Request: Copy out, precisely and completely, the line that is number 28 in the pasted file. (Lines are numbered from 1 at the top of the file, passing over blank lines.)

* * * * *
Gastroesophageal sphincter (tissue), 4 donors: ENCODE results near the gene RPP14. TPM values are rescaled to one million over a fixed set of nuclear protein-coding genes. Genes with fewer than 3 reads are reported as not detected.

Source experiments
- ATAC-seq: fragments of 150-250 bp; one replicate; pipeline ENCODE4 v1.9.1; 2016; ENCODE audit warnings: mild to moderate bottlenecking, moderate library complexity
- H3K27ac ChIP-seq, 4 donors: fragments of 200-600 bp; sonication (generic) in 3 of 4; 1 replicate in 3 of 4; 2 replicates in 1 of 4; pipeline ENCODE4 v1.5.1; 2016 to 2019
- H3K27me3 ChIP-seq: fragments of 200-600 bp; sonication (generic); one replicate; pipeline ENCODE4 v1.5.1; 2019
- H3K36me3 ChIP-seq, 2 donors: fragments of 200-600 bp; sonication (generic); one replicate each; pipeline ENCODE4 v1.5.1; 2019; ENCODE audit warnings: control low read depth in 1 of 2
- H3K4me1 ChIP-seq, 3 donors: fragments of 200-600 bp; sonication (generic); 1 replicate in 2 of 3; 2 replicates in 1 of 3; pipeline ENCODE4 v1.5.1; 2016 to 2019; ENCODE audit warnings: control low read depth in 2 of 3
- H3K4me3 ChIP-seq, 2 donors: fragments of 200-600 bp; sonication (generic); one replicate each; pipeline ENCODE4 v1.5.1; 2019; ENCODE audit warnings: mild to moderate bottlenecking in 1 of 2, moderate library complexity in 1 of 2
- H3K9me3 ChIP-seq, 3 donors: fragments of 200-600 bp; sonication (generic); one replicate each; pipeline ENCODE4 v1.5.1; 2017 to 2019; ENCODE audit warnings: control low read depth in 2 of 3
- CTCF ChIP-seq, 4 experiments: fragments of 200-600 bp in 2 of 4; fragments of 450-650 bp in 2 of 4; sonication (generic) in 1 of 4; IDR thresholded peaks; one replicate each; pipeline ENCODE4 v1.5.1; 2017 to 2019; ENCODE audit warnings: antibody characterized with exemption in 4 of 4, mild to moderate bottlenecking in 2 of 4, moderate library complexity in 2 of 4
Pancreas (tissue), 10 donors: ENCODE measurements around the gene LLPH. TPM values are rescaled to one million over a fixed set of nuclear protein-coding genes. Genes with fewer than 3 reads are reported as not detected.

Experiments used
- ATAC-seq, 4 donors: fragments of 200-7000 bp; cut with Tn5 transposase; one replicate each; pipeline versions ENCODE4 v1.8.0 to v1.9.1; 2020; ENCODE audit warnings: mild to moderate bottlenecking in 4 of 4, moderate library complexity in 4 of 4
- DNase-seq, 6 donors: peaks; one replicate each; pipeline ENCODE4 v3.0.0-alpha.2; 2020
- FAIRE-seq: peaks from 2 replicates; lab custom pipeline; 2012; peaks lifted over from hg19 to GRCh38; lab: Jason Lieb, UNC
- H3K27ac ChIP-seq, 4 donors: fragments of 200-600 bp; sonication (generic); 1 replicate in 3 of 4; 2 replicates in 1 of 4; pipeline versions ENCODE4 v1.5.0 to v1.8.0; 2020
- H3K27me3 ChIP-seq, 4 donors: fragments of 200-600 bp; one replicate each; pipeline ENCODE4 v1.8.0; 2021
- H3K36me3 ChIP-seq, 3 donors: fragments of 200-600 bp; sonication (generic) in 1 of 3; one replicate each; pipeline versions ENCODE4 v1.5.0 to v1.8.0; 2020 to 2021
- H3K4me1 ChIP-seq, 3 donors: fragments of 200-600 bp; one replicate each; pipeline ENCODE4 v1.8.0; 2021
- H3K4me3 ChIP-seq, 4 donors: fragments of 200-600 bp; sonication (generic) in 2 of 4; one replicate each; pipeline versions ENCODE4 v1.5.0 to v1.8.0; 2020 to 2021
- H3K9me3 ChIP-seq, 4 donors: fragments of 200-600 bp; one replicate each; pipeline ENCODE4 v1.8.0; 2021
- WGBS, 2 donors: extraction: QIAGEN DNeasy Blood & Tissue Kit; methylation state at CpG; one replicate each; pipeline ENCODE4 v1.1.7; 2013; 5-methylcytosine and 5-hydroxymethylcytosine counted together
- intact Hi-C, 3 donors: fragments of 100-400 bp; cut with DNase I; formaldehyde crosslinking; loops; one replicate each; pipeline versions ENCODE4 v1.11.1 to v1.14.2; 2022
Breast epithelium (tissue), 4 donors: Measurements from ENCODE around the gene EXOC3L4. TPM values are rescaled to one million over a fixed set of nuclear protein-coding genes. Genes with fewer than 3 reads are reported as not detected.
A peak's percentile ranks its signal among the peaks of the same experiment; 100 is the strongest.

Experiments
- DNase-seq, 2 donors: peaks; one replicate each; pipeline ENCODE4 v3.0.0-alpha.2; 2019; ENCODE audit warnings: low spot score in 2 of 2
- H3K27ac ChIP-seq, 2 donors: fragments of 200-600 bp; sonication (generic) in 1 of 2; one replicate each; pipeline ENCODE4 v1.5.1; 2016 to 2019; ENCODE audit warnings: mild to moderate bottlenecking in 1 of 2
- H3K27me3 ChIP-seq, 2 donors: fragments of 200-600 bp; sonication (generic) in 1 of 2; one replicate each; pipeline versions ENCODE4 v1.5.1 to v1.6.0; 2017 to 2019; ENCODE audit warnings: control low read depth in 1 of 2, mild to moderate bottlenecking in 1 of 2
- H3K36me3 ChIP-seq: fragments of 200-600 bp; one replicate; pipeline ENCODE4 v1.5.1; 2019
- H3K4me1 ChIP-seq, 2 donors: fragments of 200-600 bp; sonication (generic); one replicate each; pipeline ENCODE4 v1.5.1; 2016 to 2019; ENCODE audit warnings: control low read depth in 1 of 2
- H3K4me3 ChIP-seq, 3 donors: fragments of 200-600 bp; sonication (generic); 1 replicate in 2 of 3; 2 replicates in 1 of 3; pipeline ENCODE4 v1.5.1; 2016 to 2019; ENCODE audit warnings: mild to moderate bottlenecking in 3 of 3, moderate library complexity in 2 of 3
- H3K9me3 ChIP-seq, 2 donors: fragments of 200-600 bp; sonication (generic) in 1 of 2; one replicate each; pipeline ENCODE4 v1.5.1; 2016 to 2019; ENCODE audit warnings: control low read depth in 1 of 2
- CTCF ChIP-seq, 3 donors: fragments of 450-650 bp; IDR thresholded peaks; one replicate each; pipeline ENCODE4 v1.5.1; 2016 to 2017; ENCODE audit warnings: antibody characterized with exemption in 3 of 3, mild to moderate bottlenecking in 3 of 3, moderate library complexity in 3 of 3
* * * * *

- H3K27ac ChIP-seq, 2 donors: fragments of 200-600 bp; sonication (generic) in 1 of 2; one replicate each; pipeline ENCODE4 v1.5.1; 2016 to 2019; ENCODE audit warnings: mild to moderate bottlenecking in 1 of 2